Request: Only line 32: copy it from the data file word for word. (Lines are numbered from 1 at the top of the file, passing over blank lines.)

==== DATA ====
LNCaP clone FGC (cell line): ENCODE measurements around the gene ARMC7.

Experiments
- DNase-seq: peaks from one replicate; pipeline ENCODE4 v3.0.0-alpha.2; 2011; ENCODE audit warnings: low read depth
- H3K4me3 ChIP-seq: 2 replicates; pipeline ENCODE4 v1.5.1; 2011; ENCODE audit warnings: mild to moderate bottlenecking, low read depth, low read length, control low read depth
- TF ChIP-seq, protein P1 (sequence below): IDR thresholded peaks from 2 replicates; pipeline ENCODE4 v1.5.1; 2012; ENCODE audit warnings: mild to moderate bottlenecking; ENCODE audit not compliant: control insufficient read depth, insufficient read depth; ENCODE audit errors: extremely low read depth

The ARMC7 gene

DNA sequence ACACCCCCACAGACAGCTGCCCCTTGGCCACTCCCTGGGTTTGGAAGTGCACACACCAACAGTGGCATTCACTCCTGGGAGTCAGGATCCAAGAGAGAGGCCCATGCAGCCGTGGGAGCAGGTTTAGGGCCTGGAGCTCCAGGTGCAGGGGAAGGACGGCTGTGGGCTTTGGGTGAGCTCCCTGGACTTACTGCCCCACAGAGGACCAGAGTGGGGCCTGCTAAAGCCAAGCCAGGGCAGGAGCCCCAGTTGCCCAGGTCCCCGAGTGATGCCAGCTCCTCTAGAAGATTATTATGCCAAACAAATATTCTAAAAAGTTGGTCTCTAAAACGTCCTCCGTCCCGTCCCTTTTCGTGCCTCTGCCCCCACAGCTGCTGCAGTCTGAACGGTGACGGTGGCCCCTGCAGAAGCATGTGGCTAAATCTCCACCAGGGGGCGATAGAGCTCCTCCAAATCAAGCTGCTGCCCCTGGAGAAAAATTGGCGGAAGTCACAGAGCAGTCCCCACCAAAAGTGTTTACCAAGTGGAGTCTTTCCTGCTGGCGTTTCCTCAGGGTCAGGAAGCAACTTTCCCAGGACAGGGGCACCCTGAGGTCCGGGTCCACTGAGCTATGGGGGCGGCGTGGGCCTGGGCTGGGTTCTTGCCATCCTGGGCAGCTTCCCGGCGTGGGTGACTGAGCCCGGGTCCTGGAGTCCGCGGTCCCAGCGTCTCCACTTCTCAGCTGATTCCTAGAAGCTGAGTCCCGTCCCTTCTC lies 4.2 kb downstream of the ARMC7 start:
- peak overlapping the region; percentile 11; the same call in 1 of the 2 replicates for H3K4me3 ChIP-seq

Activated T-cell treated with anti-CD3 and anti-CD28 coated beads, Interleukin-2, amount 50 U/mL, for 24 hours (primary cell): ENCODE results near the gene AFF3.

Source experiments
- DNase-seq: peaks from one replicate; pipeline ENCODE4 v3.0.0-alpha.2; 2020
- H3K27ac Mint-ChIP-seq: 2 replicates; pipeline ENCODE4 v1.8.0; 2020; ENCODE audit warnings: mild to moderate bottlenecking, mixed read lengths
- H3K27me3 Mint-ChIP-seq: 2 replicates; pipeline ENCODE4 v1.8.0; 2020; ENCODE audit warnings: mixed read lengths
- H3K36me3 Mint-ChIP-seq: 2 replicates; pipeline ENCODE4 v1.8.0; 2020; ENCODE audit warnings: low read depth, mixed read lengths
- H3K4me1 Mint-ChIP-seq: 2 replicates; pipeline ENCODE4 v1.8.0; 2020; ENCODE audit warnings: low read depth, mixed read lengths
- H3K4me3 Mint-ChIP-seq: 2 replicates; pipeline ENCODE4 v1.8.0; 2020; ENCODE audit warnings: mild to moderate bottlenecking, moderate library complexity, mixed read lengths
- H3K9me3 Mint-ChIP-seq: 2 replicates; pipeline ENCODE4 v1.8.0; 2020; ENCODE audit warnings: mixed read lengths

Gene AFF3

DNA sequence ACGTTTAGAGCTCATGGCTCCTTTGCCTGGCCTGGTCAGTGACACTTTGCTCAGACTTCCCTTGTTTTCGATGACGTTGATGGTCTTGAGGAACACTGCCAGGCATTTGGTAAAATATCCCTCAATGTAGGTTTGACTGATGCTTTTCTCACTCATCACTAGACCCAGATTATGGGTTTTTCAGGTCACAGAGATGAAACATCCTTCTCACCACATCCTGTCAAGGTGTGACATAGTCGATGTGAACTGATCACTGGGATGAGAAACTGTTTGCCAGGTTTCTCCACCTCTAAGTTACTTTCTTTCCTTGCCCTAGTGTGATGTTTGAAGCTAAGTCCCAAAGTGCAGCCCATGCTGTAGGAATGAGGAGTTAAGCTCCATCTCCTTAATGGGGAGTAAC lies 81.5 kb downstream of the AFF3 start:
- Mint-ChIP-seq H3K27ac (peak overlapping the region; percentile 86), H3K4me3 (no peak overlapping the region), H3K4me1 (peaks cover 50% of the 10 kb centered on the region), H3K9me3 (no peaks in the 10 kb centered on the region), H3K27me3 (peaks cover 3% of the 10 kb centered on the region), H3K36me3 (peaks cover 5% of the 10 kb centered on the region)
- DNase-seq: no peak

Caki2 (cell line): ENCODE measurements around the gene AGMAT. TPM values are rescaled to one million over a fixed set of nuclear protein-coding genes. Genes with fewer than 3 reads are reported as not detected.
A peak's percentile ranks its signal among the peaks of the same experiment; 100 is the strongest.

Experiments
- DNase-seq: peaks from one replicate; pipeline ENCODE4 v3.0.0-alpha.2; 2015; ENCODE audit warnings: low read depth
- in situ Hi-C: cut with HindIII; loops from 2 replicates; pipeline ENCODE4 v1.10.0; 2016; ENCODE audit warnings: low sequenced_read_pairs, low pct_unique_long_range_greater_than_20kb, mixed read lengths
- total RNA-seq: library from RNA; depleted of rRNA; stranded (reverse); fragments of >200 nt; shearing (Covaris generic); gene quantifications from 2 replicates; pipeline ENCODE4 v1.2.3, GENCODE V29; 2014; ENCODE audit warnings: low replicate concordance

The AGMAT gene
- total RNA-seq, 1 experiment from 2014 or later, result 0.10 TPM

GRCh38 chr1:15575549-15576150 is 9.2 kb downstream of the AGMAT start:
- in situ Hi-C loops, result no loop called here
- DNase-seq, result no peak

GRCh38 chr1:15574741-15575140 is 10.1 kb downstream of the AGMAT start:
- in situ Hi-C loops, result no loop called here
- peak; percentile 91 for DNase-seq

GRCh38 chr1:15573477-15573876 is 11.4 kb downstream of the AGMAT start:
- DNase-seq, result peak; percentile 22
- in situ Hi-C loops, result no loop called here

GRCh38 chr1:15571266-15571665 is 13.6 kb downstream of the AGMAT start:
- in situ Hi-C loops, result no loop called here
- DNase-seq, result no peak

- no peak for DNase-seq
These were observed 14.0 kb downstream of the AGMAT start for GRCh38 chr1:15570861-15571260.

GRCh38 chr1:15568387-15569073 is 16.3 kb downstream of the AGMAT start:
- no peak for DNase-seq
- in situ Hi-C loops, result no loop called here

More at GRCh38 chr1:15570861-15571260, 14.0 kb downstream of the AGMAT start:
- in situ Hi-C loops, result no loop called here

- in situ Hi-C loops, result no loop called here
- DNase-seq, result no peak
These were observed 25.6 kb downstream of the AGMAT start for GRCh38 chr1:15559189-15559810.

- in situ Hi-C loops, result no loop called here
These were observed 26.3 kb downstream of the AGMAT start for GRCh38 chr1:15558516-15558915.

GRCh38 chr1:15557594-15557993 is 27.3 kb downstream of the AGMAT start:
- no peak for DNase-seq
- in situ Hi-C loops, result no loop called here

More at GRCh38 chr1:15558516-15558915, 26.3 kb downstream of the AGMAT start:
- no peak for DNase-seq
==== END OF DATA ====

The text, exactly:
- DNase-seq, result no peak